Appellate Insights

Sep 08, 2022 Laurie J. Hepler
Why and How To Slash Footnotes

Most judges hate footnotes in briefs.  Please trust us on this, because we talk about legal writing with judges and justices a lot.  Footnotes slow down a process that courts need to speed up: reading your brief and learning your main points.  Worse, many lawyers use footnotes to avoid organizing their ideas, leaving the main text weaker than it should be.  Or to indulge commentary on how “ironic” it is that an opponent claims X or Y.  Or to “preserve” an argument—which footnotes fail to do as a matter of law.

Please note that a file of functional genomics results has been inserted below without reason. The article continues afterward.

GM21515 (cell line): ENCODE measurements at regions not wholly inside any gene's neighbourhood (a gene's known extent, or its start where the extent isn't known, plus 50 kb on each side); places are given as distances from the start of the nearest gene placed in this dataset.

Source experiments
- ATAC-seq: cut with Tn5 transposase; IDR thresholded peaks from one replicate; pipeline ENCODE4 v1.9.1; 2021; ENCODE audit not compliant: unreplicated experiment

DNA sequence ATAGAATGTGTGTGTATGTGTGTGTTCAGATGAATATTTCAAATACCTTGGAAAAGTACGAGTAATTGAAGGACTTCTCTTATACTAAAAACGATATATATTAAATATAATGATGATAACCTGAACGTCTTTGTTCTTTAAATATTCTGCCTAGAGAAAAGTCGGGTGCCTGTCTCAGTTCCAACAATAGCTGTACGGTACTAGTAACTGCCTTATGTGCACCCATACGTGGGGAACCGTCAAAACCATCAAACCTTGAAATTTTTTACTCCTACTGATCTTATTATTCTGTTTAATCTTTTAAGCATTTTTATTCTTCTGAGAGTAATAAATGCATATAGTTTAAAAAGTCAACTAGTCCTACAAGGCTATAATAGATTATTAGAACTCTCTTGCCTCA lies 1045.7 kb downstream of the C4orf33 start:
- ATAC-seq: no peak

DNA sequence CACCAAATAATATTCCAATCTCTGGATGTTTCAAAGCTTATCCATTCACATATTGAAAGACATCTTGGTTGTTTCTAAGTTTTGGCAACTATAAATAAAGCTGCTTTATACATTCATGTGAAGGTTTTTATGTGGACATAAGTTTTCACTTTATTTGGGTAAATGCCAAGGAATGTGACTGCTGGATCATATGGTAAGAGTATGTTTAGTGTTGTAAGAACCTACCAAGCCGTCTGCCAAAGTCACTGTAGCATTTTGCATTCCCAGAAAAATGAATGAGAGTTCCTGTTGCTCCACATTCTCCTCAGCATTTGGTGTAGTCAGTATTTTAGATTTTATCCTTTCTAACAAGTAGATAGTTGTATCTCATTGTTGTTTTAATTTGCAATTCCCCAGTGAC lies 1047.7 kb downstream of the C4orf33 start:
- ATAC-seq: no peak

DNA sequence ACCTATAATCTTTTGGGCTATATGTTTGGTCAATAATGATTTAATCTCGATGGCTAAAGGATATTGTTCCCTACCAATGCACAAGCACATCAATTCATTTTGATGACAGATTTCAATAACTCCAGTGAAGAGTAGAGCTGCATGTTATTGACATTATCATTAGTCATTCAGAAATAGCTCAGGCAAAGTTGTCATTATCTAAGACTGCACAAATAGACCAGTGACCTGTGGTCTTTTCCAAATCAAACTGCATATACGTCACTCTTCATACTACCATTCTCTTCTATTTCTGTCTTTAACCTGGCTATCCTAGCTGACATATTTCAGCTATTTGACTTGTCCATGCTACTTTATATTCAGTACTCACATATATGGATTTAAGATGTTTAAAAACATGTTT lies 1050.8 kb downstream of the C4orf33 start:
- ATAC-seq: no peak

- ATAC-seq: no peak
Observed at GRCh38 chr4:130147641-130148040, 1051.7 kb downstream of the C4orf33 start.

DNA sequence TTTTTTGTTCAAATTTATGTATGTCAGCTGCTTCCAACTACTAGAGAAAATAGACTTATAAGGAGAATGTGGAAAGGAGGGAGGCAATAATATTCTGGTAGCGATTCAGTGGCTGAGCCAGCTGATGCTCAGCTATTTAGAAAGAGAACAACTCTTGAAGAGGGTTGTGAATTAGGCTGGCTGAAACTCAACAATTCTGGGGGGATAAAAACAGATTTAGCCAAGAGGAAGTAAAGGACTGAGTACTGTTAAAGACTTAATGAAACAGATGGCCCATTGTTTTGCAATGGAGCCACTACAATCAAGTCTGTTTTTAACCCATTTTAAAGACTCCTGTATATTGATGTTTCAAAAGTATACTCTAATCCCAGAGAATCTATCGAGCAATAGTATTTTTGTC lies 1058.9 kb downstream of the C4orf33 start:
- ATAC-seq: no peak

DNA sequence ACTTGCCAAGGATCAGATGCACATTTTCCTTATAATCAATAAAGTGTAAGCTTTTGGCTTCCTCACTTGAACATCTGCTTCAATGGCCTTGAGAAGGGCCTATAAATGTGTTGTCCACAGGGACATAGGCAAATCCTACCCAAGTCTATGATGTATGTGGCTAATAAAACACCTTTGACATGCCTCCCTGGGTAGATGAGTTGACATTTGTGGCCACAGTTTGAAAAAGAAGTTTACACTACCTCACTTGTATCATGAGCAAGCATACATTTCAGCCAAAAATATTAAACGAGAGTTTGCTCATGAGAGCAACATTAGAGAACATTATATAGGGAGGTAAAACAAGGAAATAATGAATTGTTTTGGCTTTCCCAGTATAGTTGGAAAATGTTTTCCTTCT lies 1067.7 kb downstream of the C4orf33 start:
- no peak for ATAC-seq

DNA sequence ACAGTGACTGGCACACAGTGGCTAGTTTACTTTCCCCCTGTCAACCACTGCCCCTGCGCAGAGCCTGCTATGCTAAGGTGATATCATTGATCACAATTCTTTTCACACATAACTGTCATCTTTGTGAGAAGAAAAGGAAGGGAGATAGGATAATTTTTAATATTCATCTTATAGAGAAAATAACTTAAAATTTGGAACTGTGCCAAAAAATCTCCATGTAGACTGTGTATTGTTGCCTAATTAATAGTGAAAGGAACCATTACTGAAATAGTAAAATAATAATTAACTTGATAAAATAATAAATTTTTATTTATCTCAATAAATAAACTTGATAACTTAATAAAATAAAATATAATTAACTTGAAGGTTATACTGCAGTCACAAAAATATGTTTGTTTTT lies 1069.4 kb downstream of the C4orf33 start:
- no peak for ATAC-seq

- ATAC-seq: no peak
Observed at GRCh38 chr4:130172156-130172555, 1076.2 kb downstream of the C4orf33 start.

Resist the impulse.  Limit footnotes to one every five pages, if even that.  Whack most footnotes in a draft by:

  • Moving important points to the main text—editing as needed; or
  • Deleting them. (If you like, save them in a “notes” document for the hearing. Or for posterity.)

►  The practical message:  Your briefs will be more powerful and welcome if you sweep out the footnote clutter.

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